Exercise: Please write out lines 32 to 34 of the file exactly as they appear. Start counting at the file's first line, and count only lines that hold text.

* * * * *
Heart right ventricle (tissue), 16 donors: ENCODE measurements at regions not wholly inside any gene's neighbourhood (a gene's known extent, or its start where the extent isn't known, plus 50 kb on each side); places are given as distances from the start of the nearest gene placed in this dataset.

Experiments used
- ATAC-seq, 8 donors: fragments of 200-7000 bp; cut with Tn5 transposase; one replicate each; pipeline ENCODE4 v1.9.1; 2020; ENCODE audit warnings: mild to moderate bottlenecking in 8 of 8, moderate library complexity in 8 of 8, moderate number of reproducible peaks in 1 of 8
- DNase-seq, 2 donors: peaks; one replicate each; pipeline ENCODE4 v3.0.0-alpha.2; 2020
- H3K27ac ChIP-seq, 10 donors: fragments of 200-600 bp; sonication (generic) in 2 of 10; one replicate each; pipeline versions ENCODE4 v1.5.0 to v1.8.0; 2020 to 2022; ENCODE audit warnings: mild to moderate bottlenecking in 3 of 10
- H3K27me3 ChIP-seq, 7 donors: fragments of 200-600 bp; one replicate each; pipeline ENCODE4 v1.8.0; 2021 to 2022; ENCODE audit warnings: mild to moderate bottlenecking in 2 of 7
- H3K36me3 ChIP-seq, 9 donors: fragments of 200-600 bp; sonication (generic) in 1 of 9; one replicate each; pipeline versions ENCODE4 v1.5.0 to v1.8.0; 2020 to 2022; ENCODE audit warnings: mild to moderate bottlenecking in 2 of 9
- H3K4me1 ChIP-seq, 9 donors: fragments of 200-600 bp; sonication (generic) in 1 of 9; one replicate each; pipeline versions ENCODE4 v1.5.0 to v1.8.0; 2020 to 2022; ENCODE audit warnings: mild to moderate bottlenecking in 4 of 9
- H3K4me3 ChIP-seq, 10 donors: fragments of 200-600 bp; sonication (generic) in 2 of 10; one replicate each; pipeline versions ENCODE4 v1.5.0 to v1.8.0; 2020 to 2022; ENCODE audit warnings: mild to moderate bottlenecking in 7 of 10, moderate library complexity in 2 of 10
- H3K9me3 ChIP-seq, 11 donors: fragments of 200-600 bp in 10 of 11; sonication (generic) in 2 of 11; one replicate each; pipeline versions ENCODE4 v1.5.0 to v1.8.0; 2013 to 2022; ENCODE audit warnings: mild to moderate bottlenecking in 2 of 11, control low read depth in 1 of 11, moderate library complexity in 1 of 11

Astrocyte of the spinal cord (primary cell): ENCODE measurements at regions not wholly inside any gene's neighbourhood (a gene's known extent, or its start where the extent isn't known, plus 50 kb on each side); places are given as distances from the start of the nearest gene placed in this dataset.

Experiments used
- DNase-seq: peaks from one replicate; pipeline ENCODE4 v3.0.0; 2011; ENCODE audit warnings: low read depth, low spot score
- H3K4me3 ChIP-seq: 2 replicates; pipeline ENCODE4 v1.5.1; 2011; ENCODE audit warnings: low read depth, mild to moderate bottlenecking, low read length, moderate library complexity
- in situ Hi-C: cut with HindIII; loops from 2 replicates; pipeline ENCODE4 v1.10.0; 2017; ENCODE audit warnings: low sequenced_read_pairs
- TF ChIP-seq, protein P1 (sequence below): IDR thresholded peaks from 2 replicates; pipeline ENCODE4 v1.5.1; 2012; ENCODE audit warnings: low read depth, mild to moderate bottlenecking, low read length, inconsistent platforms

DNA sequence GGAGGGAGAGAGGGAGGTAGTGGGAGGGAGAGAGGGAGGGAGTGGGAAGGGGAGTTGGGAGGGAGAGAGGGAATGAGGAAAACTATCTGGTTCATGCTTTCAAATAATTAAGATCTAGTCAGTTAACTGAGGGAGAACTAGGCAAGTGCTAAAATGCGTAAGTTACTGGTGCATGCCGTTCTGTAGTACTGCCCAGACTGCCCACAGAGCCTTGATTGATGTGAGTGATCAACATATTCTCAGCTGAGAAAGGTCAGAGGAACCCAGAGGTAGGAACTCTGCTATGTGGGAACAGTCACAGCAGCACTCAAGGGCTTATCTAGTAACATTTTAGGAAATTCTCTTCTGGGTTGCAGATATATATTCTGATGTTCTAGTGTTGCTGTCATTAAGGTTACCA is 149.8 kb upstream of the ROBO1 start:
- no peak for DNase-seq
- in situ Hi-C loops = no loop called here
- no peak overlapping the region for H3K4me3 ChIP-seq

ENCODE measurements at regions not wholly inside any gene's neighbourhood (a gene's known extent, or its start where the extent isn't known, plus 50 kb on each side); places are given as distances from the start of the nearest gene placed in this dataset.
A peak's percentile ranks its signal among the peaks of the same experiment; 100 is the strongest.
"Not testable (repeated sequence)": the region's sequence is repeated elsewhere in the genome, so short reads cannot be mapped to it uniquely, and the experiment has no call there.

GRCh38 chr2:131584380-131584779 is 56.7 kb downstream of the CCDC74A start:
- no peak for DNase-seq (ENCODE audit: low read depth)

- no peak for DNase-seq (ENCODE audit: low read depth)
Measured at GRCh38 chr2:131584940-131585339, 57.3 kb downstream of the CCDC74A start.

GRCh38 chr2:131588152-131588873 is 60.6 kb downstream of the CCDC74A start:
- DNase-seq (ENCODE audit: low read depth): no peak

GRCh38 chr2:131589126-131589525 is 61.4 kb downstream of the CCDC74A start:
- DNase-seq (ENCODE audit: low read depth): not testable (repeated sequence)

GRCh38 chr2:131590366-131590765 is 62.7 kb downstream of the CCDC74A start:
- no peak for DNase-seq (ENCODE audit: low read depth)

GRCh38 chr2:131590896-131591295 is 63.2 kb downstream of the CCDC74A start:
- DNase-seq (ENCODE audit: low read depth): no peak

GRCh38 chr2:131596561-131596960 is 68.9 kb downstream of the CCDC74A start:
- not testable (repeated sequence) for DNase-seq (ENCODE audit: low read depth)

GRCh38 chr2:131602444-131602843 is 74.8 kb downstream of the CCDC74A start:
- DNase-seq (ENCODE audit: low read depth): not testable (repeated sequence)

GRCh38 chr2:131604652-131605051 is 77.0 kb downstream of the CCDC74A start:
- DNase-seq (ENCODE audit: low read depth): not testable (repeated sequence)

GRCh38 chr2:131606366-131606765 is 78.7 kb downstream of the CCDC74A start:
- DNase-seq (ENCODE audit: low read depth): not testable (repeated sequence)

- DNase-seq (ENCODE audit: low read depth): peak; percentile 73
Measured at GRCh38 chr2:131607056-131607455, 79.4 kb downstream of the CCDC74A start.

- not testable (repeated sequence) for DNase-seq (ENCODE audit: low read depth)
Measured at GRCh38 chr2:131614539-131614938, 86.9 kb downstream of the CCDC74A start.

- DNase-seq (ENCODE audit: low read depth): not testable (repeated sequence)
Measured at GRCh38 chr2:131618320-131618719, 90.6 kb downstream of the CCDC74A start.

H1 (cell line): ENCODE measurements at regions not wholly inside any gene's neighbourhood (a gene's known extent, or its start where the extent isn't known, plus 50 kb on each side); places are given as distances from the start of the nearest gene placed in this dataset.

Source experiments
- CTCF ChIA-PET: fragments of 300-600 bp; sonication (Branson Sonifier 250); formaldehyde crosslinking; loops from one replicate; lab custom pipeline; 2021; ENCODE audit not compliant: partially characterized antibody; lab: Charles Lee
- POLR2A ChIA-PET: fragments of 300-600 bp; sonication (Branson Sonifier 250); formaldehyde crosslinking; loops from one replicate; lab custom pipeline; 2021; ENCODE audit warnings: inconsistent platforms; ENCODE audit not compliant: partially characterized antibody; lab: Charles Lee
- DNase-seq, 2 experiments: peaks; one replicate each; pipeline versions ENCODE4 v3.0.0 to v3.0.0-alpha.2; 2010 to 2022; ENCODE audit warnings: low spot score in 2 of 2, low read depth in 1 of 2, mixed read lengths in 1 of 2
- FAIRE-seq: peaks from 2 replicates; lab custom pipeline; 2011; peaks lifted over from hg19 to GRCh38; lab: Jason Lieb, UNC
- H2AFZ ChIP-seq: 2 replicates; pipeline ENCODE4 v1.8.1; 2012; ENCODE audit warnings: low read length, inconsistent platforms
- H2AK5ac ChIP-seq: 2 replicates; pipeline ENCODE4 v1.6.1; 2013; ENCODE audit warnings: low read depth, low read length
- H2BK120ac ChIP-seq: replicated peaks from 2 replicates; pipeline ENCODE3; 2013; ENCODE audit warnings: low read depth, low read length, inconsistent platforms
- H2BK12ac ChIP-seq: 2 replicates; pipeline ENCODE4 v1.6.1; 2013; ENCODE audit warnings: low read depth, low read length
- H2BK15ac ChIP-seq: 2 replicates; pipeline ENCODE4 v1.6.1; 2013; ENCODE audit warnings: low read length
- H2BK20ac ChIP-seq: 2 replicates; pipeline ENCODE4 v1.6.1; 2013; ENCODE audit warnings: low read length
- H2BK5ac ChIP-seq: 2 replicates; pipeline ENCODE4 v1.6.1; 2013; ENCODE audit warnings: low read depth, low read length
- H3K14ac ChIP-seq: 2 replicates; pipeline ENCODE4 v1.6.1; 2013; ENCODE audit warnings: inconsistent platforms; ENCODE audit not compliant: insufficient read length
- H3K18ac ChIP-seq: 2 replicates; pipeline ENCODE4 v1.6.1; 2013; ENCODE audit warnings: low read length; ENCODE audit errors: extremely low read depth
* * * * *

GRCh38 chr2:131590366-131590765 is 62.7 kb downstream of the CCDC74A start:
- no peak for DNase-seq (ENCODE audit: low read depth)

GRCh38 chr2:131590896-131591295 is 63.2 kb downstream of the CCDC74A start: